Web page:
Portions of photos sent to Michelle Staten from an official at her son’s former elementary school in North Carolina. The images show blood splattered across a small, bare-walled seclusion room where, Staten said, her son repeatedly punched himself in the face in 2019. Critics say restraint and seclusion are tactics used disproportionately on students with disabilities and children of color, like Staten’s son. (Photos: Michelle Staten)

The Wake County Public School System settled a lawsuit last year after the district did not report any use of restraint or seclusion in the 2017-18 school year, even though a student was secluded or restrained and witnessed the practices used with other children, according to Gahagan, who represented the student’s family.

As part of the settlement, the district agreed to notify parents by the end of each school day if their child had been restrained or secluded that day.


Click here to read NC Newsline’s report from August of 2023 on the Wake County settlement .

Click here for a summary prepared by Disability Rights NC of the law and the rights of children and parents with respect to seclusion and restraint in schools.


Gahagan said transparency would increase in Wake County but that problems persist across the country. Schools sometimes keep seclusion incidents hidden from parents by calling them “timeouts” or other euphemisms, Gahagan said.

“For most parents a ‘timeout’ doesn’t mean being put in a closet,” Gahagan said. “What is the recourse for a parent? There are not a lot of checks and balances. There is not enough accountability.”

Still, Gahagan, a former teacher, expressed sympathy for educators. Schools lack money for counselors and training that would help teachers, principals, and other staff learn de-escalation techniques, which could reduce reliance on physical interventions, she said.

Jessica Ryan said that in New York City, her son, who has autism, received counseling, occupational therapy, and a classroom with a standard education teacher and a special education teacher.

But when Ryan’s family moved last year to Wake County, home to more than 1 million people and part of the famed Research Triangle region, she was told he didn’t qualify for any of those services in the district, she said. Soon, her son started getting in trouble at school. He skipped classes or was written up for disruptive behavior.

Then in March, she said, her husband got a phone call from their son, who whispered, “Come get me. I’m not safe here.”

After the 9-year-old allegedly kicked a foam soccer ball and hit a school employee, he was physically restrained by two male school staffers, according to Ryan. The incident left the boy with a bloody nose and bruises on his leg, spine, and thigh, the medical records say.

The Wake County school district did not respond to questions about the events described in the documents.

After the incident, Ryan said, her son refused to go to school. He missed the remainder of fourth grade.

“It is disgusting,” said Ryan, 39, who said she was a special education teacher in Wake County schools until she resigned in June. “Our kids are being abused.”

The district did not record the incident in PowerSchool, a software system that alerts parents to grades, test scores, attendance, and discipline, Ryan said.

In August, Ryan’s son began classes at another Wake County school. By late October, school and medical records say, he was restrained or secluded twice in less than two months.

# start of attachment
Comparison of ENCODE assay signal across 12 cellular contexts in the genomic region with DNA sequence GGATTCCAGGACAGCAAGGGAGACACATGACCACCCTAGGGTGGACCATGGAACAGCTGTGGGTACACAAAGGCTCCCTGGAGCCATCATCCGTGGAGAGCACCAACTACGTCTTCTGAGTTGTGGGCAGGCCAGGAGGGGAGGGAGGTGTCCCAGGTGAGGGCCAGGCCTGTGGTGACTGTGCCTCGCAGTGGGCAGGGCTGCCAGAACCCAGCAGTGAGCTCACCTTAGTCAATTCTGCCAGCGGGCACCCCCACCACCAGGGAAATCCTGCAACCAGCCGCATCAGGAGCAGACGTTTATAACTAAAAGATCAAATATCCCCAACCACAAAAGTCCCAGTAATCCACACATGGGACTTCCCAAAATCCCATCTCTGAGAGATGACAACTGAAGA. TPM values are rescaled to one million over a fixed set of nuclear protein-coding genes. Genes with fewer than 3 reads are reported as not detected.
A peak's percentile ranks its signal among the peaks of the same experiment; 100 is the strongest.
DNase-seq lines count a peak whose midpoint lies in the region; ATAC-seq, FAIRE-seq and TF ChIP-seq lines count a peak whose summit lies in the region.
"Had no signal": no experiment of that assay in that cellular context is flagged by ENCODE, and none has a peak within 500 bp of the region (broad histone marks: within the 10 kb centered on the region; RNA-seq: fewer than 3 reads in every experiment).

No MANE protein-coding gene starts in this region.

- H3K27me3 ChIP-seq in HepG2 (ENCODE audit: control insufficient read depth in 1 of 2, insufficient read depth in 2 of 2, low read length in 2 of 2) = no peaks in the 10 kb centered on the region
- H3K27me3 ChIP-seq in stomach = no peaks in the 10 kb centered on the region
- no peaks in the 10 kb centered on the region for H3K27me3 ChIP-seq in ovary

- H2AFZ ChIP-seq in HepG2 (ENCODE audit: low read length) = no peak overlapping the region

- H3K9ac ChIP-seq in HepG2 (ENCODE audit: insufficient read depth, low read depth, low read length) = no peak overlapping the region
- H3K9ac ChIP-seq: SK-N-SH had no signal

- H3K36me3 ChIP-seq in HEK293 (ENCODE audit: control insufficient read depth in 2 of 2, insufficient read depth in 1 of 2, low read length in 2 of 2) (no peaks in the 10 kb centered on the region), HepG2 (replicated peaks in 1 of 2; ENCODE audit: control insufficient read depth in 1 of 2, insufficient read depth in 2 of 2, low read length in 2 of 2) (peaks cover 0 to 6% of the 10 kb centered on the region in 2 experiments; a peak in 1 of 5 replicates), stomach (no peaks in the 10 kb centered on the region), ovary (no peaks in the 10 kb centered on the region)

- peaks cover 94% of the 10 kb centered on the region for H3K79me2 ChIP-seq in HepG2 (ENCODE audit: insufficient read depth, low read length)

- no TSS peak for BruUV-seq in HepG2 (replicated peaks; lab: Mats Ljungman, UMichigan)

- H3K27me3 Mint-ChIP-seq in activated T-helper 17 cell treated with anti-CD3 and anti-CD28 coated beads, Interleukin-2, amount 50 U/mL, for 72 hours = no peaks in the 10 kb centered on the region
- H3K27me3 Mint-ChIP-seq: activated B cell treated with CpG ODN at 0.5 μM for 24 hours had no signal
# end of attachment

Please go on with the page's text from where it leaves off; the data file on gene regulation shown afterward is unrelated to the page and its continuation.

Guy Stephens, founder and executive director of the Alliance Against Seclusion and Restraint, a nonprofit advocacy group based in Maryland, said he founded the group more than four years ago after he learned his own son was afraid to go to school because he had been repeatedly restrained and secluded.

Stephens said some children subjected to the practice may start to act out violently at home, harm themselves, or fall into severe depression — impacts so adverse, he said, that they are a common part of the “school-to-prison pipeline.”

“When you go hands-on, you are putting more people in danger,” Stephens said. “These lives are being set on a path to ruin.”

In May, federal lawmakers proposed the Keeping All Students Safe Act , a bill that would make it illegal for schools receiving federal taxpayer money to seclude children or use restraint techniques that restrict breathing. Sen. Chris Murphy, a Connecticut Democrat, and other supporters have said a federal law is needed, in part, because some districts have intentionally misreported numbers of restraints and seclusions.

Advocates acknowledge Congress is unlikely to pass the bill anytime soon.

School administrators, including AASA, a national association of school superintendents, have historically opposed similar legislation, saying that restraint and seclusion are sometimes needed to protect students and staff in dangerous situations.

AASA spokesperson James Minichello declined comment for this article.

Staten said she begged officials at Buckhorn Creek Elementary and the district to remove restraint and seclusion from her child’s special education plan, documents show. Officials denied the request. 


“I feel like they were gaslighting me into accepting restraint and seclusion,” Staten said. “It was manipulative.”

Staten and her husband now home-school their son. She said he no longer has emotional outbursts like he did when he was in public school, because he feels safe.

“It’s like a whole new kid,” Staten said. “It sometimes feels like that was all a bad dream.”

This report was first published by KFF Health News , a national newsroom that produces in-depth journalism about health issues and is one of the core operating programs at KFF—an independent source of health policy research, polling, and journalism. Learn more about KFF .

I'm not safe here
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Work Until I Die
“Work Until You Die” Is Not a Retirement Plan  

Rebecca Cokley -  The Nation - March 2023

The disability community is reeling this week over the passing of Judith Heumann. Judy, a polio survivor, spent most of her 75 years advocating for the rights of people with disabilities, in school, in employment, in foreign policy, in the United States and globally. She served in both the Clinton and Obama administrations, and pioneered roles at the World Bank and the Ford Foundation. But the reality is that Judy, like so many disabled people, had to work until her death to maintain the quality of life that she needed to stay in the community and avoid being forced against her will into an institution or nursing home.